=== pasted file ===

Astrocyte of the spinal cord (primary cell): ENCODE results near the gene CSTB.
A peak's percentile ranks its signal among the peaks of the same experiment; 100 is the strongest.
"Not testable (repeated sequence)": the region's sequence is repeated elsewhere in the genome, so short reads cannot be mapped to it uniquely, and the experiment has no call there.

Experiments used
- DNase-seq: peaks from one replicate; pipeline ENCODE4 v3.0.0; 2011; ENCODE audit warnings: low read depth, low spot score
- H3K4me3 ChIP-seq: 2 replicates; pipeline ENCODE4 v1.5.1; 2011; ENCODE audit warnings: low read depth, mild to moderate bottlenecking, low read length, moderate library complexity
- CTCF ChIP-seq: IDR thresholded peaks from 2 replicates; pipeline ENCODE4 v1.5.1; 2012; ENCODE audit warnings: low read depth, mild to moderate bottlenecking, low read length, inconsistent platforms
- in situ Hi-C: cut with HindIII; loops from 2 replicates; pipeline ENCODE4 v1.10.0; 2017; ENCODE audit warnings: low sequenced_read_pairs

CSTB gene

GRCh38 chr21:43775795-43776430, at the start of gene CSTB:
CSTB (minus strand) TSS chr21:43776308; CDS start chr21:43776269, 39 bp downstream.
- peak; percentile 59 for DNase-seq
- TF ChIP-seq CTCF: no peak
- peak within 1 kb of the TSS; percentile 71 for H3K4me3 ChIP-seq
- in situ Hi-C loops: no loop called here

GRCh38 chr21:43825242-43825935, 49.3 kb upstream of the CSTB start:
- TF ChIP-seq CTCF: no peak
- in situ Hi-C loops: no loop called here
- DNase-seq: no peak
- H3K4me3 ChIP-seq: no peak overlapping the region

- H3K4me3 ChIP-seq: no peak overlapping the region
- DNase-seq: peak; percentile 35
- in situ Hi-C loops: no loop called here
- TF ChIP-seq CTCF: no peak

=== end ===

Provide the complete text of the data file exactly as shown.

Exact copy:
Astrocyte of the spinal cord (primary cell): ENCODE results near the gene CSTB.
A peak's percentile ranks its signal among the peaks of the same experiment; 100 is the strongest.
"Not testable (repeated sequence)": the region's sequence is repeated elsewhere in the genome, so short reads cannot be mapped to it uniquely, and the experiment has no call there.

Experiments used
- DNase-seq: peaks from one replicate; pipeline ENCODE4 v3.0.0; 2011; ENCODE audit warnings: low read depth, low spot score
- H3K4me3 ChIP-seq: 2 replicates; pipeline ENCODE4 v1.5.1; 2011; ENCODE audit warnings: low read depth, mild to moderate bottlenecking, low read length, moderate library complexity
- CTCF ChIP-seq: IDR thresholded peaks from 2 replicates; pipeline ENCODE4 v1.5.1; 2012; ENCODE audit warnings: low read depth, mild to moderate bottlenecking, low read length, inconsistent platforms
- in situ Hi-C: cut with HindIII; loops from 2 replicates; pipeline ENCODE4 v1.10.0; 2017; ENCODE audit warnings: low sequenced_read_pairs

CSTB gene

GRCh38 chr21:43775795-43776430, at the start of gene CSTB:
CSTB (minus strand) TSS chr21:43776308; CDS start chr21:43776269, 39 bp downstream.
- peak; percentile 59 for DNase-seq
- TF ChIP-seq CTCF: no peak
- peak within 1 kb of the TSS; percentile 71 for H3K4me3 ChIP-seq
- in situ Hi-C loops: no loop called here

GRCh38 chr21:43825242-43825935, 49.3 kb upstream of the CSTB start:
- TF ChIP-seq CTCF: no peak
- in situ Hi-C loops: no loop called here
- DNase-seq: no peak
- H3K4me3 ChIP-seq: no peak overlapping the region

- H3K4me3 ChIP-seq: no peak overlapping the region
- DNase-seq: peak; percentile 35
- in situ Hi-C loops: no loop called here
- TF ChIP-seq CTCF: no peak